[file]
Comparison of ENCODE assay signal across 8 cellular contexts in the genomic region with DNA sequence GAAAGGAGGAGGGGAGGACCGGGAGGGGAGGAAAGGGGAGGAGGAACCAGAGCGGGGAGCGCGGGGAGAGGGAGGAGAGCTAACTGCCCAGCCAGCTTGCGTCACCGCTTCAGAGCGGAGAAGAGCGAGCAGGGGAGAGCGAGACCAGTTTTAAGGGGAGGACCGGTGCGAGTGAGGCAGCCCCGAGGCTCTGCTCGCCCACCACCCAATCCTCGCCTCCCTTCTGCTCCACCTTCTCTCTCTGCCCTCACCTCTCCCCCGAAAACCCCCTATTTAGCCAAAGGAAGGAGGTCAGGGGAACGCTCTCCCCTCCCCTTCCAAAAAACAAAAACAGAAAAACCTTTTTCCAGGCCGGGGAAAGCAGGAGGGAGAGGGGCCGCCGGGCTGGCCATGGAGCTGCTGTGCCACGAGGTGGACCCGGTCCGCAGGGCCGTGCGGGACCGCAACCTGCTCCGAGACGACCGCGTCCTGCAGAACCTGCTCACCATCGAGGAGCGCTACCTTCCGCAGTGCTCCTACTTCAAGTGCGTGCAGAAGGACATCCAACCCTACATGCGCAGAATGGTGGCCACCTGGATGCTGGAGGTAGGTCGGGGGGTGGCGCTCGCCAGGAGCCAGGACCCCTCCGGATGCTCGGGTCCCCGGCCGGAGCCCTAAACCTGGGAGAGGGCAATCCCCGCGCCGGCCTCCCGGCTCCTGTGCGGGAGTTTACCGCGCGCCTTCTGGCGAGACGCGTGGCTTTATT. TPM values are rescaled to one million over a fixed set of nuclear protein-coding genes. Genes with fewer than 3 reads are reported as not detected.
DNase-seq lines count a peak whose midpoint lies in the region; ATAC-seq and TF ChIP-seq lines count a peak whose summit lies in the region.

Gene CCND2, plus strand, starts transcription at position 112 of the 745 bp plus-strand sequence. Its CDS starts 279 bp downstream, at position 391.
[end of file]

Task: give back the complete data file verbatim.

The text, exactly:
Comparison of ENCODE assay signal across 8 cellular contexts in the genomic region with DNA sequence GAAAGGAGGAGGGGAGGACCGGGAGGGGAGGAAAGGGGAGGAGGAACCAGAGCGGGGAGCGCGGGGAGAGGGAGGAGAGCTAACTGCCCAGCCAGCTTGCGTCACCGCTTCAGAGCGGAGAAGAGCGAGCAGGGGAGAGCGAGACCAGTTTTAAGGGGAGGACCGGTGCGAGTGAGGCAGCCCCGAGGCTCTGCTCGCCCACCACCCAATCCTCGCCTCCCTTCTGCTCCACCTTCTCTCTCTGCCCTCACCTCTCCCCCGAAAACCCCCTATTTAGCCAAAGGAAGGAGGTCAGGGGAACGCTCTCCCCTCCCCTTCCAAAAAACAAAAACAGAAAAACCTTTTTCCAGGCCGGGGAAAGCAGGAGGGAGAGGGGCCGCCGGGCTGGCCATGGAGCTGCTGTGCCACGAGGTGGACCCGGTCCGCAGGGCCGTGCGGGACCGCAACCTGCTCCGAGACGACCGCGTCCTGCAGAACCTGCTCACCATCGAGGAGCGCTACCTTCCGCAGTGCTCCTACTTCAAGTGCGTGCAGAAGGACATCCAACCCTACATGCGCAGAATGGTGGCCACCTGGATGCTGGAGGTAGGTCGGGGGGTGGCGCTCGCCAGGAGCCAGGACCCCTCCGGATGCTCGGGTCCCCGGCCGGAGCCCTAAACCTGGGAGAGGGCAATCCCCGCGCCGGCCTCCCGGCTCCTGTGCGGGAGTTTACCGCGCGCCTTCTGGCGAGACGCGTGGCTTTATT. TPM values are rescaled to one million over a fixed set of nuclear protein-coding genes. Genes with fewer than 3 reads are reported as not detected.
DNase-seq lines count a peak whose midpoint lies in the region; ATAC-seq and TF ChIP-seq lines count a peak whose summit lies in the region.

Gene CCND2, plus strand, starts transcription at position 112 of the 745 bp plus-strand sequence. Its CDS starts 279 bp downstream, at position 391.